How To Spot Someone With Bad Intentions

Imagine if criminals in the 1800s looked different. Early criminal psychology suggested that criminals had facial features that set them apart from ordinary people. They were thought to have thicker eyebrows, protruding foreheads, and other distinctive traits that identified them as criminals. This idea, popular in the Victorian era and often depicted in Sherlock Holmes stories, is now considered outdated. So the question is, how to spot someone with bad intentions?

How to Spot Someone With Bad Intentions

We know now that you can’t identify a criminal just by their appearance. While stereotypes, like gang tattoos, might suggest criminal intent, they don’t actually prove it. Stereotypes are quick ways to process information, but they can also cloud your judgment and hinder your ability to protect yourself. Making assumptions based solely on someone’s looks is a risky strategy.

Today, with face masks and hoodies being common, it’s even harder to spot someone planning a crime. You need to look beyond appearance and pay attention to other clues. Body language is crucial. Understanding someone’s intentions through their behavior is key to spotting potential threats. If someone has malicious intent, it usually shows in their actions.

Only 7% of what we communicate is through words, 38% through tone and voice, and a significant 55% through body language.

Communication is predominantly non-verbal. According to Albert Mehrabian, a researcher in body language, only 7% of what we communicate is through words, 38% through tone and voice, and a significant 55% through body language. People express their intentions in three main ways. Another study by Dr. Jeff Thompson suggests that we can better decipher nonverbal signals by remembering the three C’s of nonverbal communication: context, clusters, and congruence (comparing spoken words to body language and tone). Understanding context means better interpreting the setting. For example, knowing that someone has anxiety can explain why they appear tense during a fireworks display.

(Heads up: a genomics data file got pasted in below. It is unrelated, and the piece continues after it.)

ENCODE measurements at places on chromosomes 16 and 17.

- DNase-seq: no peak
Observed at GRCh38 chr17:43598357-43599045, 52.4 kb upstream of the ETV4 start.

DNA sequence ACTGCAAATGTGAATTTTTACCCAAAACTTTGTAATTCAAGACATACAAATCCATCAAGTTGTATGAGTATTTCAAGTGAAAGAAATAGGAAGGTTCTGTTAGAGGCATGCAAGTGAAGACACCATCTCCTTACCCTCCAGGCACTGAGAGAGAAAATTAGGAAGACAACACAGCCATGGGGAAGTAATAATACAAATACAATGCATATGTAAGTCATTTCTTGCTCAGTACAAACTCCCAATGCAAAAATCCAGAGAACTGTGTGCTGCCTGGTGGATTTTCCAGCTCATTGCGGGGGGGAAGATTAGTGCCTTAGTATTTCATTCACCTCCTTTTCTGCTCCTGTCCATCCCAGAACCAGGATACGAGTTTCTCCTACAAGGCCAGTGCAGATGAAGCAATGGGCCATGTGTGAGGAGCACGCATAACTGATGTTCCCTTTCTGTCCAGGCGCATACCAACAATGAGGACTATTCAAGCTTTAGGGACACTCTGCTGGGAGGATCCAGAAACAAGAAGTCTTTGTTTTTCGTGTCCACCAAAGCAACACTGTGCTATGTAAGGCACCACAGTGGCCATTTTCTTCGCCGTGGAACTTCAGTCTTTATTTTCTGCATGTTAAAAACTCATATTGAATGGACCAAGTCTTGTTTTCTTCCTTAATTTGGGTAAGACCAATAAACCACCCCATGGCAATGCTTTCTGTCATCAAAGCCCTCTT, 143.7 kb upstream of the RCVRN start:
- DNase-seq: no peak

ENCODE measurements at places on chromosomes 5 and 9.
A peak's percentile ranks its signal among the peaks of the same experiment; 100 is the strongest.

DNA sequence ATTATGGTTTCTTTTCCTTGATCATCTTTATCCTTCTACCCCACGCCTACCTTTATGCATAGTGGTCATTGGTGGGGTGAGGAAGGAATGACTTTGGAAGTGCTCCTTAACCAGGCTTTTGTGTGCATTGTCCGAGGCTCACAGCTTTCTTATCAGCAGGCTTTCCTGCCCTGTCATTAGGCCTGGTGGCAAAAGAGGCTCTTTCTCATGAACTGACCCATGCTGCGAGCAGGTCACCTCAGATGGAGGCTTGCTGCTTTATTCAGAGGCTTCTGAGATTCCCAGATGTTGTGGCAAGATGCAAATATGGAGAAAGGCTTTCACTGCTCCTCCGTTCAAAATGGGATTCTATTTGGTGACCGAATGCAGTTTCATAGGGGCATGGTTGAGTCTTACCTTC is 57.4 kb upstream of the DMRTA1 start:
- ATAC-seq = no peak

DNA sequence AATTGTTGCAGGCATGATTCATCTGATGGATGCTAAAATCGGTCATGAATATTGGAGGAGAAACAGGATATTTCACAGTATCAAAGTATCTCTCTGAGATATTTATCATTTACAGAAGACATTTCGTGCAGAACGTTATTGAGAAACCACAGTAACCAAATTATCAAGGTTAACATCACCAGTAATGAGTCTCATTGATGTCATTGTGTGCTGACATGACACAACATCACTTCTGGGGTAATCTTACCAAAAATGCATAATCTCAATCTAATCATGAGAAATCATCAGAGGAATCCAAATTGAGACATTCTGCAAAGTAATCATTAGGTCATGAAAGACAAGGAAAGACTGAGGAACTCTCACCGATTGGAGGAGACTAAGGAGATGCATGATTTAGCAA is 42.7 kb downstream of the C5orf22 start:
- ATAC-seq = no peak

Predators evaluate their targets quickly, and their actions often reveal their intentions.

In self-defence, recognising these signals is essential. Criminals don’t just pick random victims; they study them first. Predators evaluate their targets quickly, and their actions often reveal their intentions. So what do we do when we find ourselves in this predicament?


Look for signs like target scanning, nervous behaviour, or making eye contact with accomplices. These are red flags that you should be aware of. Self-defence awareness means being able to read the people around you, predict potential problems, and assess risks. You don’t need to overdo it, but knowing what to look for, staying aware of your surroundings, and adjusting your vigilance to the situation are all vital.

Self-defence isn’t just about fighting; it’s about avoiding danger. The best defence is preventing a confrontation in the first place. Awareness plays a big part in this. Knowing what to watch for and spotting danger cues can help you stay safe. Pay attention to body language and behaviours, and stay alert without overthinking it. Success in self-defence isn’t about winning fights; it’s about avoiding them altogether.


If avoidance isn’t possible, try to de-escalate the situation. If you can’t de-escalate it, escape. If escape isn’t an option, then you may have to fight. We talk about this more in the article, ‘3 Things to Do when Someone Stares at You With Bad Intentions‘. But remember, fighting should always be the last resort. Knowing who’s around you and staying aware can make a huge difference. Put away your phone and focus on your surroundings. The sooner you recognise a threat, the more time you have to respond. Time is your ally in staying safe.


Be aware of your environment, know who’s around you, and take time to detect, recognize, and respond to potential threats. This can be crucial in defending yourself. Try to create as much time as possible to keep your options open. Understanding how people move and behave around you can significantly enhance your self-defence skills. You can have all the fancy techniques, but what truly matters is your ability to spot potential threats. Trust your instincts and be alert. The sooner you notice something amiss, the quicker you can react, giving you more time to stay safe.